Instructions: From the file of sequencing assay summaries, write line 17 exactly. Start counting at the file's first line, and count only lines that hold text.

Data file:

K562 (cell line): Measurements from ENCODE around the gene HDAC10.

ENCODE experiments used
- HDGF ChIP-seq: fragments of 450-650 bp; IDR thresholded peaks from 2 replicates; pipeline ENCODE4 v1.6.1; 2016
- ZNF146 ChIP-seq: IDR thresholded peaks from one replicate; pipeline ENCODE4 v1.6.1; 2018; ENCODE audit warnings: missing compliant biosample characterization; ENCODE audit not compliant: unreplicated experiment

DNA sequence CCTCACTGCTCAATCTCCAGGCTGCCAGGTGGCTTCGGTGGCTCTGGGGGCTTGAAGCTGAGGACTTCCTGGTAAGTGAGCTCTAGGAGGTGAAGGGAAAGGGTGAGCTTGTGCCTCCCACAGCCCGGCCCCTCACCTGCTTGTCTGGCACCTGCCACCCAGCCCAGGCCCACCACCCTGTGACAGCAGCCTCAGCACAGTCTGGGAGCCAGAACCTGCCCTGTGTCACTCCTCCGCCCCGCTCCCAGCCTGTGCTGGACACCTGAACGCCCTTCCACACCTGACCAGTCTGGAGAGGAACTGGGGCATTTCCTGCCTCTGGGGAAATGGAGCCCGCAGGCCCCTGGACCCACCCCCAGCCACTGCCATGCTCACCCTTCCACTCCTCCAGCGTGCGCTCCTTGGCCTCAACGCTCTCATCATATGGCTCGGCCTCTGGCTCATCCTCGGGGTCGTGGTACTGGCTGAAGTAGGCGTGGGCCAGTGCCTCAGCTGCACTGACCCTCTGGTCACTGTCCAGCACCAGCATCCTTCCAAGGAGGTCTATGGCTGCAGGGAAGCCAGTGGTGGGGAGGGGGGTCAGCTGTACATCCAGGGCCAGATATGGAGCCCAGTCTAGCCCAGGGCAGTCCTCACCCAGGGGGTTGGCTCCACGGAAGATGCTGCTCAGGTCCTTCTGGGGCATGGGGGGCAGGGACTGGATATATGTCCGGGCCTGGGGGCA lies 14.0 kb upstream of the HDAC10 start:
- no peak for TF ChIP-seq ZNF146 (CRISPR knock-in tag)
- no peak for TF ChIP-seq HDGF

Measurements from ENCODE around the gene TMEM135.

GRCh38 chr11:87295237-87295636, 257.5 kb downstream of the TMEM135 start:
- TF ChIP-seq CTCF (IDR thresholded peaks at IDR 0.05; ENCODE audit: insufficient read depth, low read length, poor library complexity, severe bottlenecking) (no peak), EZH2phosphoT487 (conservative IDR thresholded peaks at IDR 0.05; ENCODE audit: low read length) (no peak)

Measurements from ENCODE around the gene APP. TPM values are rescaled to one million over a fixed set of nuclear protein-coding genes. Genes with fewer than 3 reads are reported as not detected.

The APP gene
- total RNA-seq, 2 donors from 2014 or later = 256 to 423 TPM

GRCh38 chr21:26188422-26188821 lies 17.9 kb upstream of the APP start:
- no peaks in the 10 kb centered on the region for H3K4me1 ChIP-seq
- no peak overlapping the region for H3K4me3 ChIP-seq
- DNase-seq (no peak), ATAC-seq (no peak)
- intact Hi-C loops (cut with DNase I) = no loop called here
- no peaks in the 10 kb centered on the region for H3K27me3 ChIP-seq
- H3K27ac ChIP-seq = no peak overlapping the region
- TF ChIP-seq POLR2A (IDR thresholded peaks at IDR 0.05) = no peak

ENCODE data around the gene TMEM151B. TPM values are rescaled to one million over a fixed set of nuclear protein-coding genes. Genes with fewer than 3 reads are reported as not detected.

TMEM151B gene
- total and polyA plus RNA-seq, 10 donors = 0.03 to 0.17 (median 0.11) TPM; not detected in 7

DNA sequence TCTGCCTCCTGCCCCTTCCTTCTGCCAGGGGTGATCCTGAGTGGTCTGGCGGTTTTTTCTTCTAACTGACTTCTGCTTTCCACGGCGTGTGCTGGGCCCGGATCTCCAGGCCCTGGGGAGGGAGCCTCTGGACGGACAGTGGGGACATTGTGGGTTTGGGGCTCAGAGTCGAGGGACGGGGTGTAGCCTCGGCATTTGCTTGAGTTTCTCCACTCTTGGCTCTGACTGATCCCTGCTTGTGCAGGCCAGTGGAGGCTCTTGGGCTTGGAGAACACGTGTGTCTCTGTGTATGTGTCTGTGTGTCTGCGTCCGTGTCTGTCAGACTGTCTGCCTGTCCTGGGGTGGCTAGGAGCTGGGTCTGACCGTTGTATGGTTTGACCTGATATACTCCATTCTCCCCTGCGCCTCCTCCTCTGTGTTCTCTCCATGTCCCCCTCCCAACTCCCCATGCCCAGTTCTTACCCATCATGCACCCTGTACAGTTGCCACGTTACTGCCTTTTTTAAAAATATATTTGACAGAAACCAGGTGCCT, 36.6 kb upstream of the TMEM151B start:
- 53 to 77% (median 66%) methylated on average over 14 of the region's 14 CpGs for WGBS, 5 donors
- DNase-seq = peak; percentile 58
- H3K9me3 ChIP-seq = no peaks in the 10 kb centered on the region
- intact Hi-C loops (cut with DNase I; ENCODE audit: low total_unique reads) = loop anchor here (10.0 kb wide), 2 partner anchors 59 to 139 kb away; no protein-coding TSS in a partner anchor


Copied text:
- DNase-seq (no peak), ATAC-seq (no peak)